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Comic Cuts, published by Alfred Harmsworth, was launched on 17th May 1890, and has since then repeatedly been feted as the world's first comic book (though in fact, it wasn't: see The Glasgow Looking Glass, The Looking Glass, Funny Folks and Scraps, amongst others). It was immediately popular due to its low price: one halfpenny, half the cost of its rivals. Admittedly, production costs were initially lowered by the fact that the publishers simply stole material from five year old copies of Scraps and therefore didn't have to pay artists for a lot of their material, but a copyright action launched by Scraps publisher James Henderson put a stop to that fairly quickly. Comic Cuts began advertising for original sketches after that.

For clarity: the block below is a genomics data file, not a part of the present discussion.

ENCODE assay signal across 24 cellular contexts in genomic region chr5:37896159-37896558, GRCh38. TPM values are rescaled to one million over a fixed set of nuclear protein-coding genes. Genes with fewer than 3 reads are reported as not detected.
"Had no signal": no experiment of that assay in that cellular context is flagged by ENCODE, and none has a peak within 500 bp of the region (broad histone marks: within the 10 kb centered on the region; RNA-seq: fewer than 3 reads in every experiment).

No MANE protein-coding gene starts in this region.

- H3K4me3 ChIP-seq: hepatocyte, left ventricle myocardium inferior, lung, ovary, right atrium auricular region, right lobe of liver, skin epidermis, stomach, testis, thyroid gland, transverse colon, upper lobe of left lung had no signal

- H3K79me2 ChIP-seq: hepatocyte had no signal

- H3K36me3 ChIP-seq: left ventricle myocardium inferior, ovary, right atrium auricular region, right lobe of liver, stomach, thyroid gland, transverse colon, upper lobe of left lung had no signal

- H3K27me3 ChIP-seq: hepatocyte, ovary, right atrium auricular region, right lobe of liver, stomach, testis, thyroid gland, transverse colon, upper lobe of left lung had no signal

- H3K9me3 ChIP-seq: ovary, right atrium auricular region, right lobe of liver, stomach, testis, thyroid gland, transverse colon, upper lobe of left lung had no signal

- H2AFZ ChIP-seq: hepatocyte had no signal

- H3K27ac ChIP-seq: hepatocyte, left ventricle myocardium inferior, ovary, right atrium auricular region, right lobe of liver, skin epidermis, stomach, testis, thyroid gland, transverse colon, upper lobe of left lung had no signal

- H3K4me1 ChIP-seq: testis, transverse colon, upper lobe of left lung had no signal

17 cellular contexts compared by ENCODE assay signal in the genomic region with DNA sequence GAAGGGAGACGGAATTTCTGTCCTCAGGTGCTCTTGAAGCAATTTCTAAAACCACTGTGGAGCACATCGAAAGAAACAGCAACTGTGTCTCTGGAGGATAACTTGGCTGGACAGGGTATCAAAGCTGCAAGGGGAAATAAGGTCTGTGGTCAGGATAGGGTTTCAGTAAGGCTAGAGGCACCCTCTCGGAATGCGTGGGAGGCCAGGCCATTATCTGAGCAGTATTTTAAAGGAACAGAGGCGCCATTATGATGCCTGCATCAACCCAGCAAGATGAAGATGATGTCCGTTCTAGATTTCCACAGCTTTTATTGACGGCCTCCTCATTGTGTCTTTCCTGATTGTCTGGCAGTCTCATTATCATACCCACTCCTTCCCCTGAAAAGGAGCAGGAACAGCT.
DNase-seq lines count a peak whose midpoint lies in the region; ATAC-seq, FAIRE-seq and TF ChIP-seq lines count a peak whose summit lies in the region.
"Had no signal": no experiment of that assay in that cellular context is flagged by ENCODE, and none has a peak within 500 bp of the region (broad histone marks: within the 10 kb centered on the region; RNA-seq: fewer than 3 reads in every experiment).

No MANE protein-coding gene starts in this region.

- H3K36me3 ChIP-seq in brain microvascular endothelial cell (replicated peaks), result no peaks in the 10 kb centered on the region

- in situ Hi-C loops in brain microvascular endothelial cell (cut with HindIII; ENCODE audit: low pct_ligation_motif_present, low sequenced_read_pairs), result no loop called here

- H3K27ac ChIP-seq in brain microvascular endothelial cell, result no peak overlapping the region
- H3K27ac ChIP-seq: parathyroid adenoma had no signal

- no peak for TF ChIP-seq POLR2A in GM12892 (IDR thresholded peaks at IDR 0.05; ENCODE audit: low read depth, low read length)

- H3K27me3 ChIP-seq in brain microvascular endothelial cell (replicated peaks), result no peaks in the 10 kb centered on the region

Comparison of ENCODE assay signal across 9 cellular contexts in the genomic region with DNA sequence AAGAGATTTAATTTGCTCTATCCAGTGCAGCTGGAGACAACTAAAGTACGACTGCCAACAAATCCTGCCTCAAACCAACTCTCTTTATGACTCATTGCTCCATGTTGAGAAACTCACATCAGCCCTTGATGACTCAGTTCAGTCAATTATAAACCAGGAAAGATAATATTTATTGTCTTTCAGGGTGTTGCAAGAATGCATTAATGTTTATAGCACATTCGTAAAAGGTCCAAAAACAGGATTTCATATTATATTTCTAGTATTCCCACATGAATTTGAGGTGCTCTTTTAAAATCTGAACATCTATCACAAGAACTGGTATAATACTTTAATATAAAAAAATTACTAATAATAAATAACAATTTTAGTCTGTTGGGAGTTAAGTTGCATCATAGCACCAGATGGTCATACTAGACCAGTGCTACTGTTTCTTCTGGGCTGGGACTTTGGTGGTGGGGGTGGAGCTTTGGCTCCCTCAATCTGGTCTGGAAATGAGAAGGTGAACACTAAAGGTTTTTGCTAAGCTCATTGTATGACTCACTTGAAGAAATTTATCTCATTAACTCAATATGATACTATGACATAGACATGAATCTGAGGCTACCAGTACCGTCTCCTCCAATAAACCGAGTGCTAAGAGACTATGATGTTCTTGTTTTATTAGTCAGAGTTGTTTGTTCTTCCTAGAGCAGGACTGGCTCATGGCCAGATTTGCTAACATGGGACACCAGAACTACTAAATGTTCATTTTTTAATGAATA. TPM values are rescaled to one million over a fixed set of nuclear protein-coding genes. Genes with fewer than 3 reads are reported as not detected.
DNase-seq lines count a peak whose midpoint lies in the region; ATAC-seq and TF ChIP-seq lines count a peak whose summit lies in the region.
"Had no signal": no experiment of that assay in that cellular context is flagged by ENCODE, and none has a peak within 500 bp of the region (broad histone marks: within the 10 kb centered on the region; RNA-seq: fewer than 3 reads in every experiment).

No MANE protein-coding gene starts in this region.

The success of Comic Cuts led to a succession of imitators such as Funny Cuts (later bought up by Harmsworth's Amalgamated Press) and The Coloured Comic, and Harmsworth himself quickly launched companion titles including the long-running Illustrated Chips and, later, the Funny Wonder. Like Chips, Comic Cuts was eventually cancelled (after a not unimpressive 63 years!) on 12th September 1953, and was incorporated into Knockout.

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